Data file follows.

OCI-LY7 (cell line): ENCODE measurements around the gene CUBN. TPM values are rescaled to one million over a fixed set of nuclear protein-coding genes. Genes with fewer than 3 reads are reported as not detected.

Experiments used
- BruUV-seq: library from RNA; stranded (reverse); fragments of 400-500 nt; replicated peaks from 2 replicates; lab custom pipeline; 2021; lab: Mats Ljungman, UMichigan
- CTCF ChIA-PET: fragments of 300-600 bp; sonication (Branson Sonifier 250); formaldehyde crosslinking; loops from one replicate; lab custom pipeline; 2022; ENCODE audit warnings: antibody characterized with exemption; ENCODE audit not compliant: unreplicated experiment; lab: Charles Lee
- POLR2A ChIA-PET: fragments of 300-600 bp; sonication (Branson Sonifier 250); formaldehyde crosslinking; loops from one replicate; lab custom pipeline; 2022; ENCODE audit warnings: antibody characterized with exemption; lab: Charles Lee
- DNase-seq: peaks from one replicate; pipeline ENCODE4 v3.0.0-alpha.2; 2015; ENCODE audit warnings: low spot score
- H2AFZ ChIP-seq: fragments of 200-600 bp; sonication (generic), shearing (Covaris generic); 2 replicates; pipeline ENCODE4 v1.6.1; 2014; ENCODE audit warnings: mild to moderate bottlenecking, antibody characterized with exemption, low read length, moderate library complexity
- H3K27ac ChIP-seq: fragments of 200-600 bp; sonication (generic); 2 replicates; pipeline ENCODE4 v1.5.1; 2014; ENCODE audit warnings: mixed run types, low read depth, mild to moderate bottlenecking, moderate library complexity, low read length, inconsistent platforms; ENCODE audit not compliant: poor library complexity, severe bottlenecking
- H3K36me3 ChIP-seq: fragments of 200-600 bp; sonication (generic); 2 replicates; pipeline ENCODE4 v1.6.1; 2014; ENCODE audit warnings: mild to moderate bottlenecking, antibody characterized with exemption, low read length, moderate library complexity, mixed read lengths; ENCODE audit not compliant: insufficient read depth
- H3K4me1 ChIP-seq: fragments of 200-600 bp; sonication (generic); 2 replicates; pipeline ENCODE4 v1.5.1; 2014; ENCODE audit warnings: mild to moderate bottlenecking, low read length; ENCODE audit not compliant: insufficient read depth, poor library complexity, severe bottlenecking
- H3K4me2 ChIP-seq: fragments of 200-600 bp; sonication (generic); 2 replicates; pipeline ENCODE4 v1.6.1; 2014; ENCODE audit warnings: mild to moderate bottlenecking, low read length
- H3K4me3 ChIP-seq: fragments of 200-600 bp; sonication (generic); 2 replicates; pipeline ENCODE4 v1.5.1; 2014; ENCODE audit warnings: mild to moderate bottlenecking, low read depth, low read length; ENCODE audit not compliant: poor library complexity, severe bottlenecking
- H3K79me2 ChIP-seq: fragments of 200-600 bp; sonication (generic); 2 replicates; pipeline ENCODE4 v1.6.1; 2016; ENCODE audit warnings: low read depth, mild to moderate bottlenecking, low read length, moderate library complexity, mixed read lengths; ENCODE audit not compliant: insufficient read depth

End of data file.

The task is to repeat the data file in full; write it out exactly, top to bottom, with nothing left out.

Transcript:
OCI-LY7 (cell line): ENCODE measurements around the gene CUBN. TPM values are rescaled to one million over a fixed set of nuclear protein-coding genes. Genes with fewer than 3 reads are reported as not detected.

Experiments used
- BruUV-seq: library from RNA; stranded (reverse); fragments of 400-500 nt; replicated peaks from 2 replicates; lab custom pipeline; 2021; lab: Mats Ljungman, UMichigan
- CTCF ChIA-PET: fragments of 300-600 bp; sonication (Branson Sonifier 250); formaldehyde crosslinking; loops from one replicate; lab custom pipeline; 2022; ENCODE audit warnings: antibody characterized with exemption; ENCODE audit not compliant: unreplicated experiment; lab: Charles Lee
- POLR2A ChIA-PET: fragments of 300-600 bp; sonication (Branson Sonifier 250); formaldehyde crosslinking; loops from one replicate; lab custom pipeline; 2022; ENCODE audit warnings: antibody characterized with exemption; lab: Charles Lee
- DNase-seq: peaks from one replicate; pipeline ENCODE4 v3.0.0-alpha.2; 2015; ENCODE audit warnings: low spot score
- H2AFZ ChIP-seq: fragments of 200-600 bp; sonication (generic), shearing (Covaris generic); 2 replicates; pipeline ENCODE4 v1.6.1; 2014; ENCODE audit warnings: mild to moderate bottlenecking, antibody characterized with exemption, low read length, moderate library complexity
- H3K27ac ChIP-seq: fragments of 200-600 bp; sonication (generic); 2 replicates; pipeline ENCODE4 v1.5.1; 2014; ENCODE audit warnings: mixed run types, low read depth, mild to moderate bottlenecking, moderate library complexity, low read length, inconsistent platforms; ENCODE audit not compliant: poor library complexity, severe bottlenecking
- H3K36me3 ChIP-seq: fragments of 200-600 bp; sonication (generic); 2 replicates; pipeline ENCODE4 v1.6.1; 2014; ENCODE audit warnings: mild to moderate bottlenecking, antibody characterized with exemption, low read length, moderate library complexity, mixed read lengths; ENCODE audit not compliant: insufficient read depth
- H3K4me1 ChIP-seq: fragments of 200-600 bp; sonication (generic); 2 replicates; pipeline ENCODE4 v1.5.1; 2014; ENCODE audit warnings: mild to moderate bottlenecking, low read length; ENCODE audit not compliant: insufficient read depth, poor library complexity, severe bottlenecking
- H3K4me2 ChIP-seq: fragments of 200-600 bp; sonication (generic); 2 replicates; pipeline ENCODE4 v1.6.1; 2014; ENCODE audit warnings: mild to moderate bottlenecking, low read length
- H3K4me3 ChIP-seq: fragments of 200-600 bp; sonication (generic); 2 replicates; pipeline ENCODE4 v1.5.1; 2014; ENCODE audit warnings: mild to moderate bottlenecking, low read depth, low read length; ENCODE audit not compliant: poor library complexity, severe bottlenecking
- H3K79me2 ChIP-seq: fragments of 200-600 bp; sonication (generic); 2 replicates; pipeline ENCODE4 v1.6.1; 2016; ENCODE audit warnings: low read depth, mild to moderate bottlenecking, low read length, moderate library complexity, mixed read lengths; ENCODE audit not compliant: insufficient read depth